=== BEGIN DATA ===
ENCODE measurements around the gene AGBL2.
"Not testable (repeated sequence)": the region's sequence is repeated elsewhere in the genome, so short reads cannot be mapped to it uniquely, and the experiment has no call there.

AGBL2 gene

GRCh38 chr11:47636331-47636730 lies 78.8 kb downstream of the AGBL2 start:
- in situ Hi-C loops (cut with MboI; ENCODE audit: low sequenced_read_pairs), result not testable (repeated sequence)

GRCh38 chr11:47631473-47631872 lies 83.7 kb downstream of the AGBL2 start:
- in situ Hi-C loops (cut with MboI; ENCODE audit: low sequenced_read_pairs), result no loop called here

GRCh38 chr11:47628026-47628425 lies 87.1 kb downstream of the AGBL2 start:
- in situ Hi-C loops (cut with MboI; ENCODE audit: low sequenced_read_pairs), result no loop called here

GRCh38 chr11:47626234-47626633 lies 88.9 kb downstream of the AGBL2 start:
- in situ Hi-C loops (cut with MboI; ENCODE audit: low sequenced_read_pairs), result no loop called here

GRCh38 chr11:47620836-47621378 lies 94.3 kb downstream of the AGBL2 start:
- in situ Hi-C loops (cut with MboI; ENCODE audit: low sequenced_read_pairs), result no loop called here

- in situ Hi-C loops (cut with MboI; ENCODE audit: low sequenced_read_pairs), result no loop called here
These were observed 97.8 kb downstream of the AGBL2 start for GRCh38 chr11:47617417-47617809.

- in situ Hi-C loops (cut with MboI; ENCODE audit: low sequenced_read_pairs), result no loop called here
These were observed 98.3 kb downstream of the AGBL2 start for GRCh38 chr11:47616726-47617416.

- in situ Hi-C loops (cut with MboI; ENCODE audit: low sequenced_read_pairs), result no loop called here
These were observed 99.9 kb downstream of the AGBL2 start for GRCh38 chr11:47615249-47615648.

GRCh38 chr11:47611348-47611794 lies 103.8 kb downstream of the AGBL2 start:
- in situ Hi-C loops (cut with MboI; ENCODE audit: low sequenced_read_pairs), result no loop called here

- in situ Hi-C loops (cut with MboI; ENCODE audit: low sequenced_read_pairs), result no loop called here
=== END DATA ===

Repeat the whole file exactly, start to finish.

ENCODE measurements around the gene AGBL2.
"Not testable (repeated sequence)": the region's sequence is repeated elsewhere in the genome, so short reads cannot be mapped to it uniquely, and the experiment has no call there.

AGBL2 gene

GRCh38 chr11:47636331-47636730 lies 78.8 kb downstream of the AGBL2 start:
- in situ Hi-C loops (cut with MboI; ENCODE audit: low sequenced_read_pairs), result not testable (repeated sequence)

GRCh38 chr11:47631473-47631872 lies 83.7 kb downstream of the AGBL2 start:
- in situ Hi-C loops (cut with MboI; ENCODE audit: low sequenced_read_pairs), result no loop called here

GRCh38 chr11:47628026-47628425 lies 87.1 kb downstream of the AGBL2 start:
- in situ Hi-C loops (cut with MboI; ENCODE audit: low sequenced_read_pairs), result no loop called here

GRCh38 chr11:47626234-47626633 lies 88.9 kb downstream of the AGBL2 start:
- in situ Hi-C loops (cut with MboI; ENCODE audit: low sequenced_read_pairs), result no loop called here

GRCh38 chr11:47620836-47621378 lies 94.3 kb downstream of the AGBL2 start:
- in situ Hi-C loops (cut with MboI; ENCODE audit: low sequenced_read_pairs), result no loop called here

- in situ Hi-C loops (cut with MboI; ENCODE audit: low sequenced_read_pairs), result no loop called here
These were observed 97.8 kb downstream of the AGBL2 start for GRCh38 chr11:47617417-47617809.

- in situ Hi-C loops (cut with MboI; ENCODE audit: low sequenced_read_pairs), result no loop called here
These were observed 98.3 kb downstream of the AGBL2 start for GRCh38 chr11:47616726-47617416.

- in situ Hi-C loops (cut with MboI; ENCODE audit: low sequenced_read_pairs), result no loop called here
These were observed 99.9 kb downstream of the AGBL2 start for GRCh38 chr11:47615249-47615648.

GRCh38 chr11:47611348-47611794 lies 103.8 kb downstream of the AGBL2 start:
- in situ Hi-C loops (cut with MboI; ENCODE audit: low sequenced_read_pairs), result no loop called here

- in situ Hi-C loops (cut with MboI; ENCODE audit: low sequenced_read_pairs), result no loop called here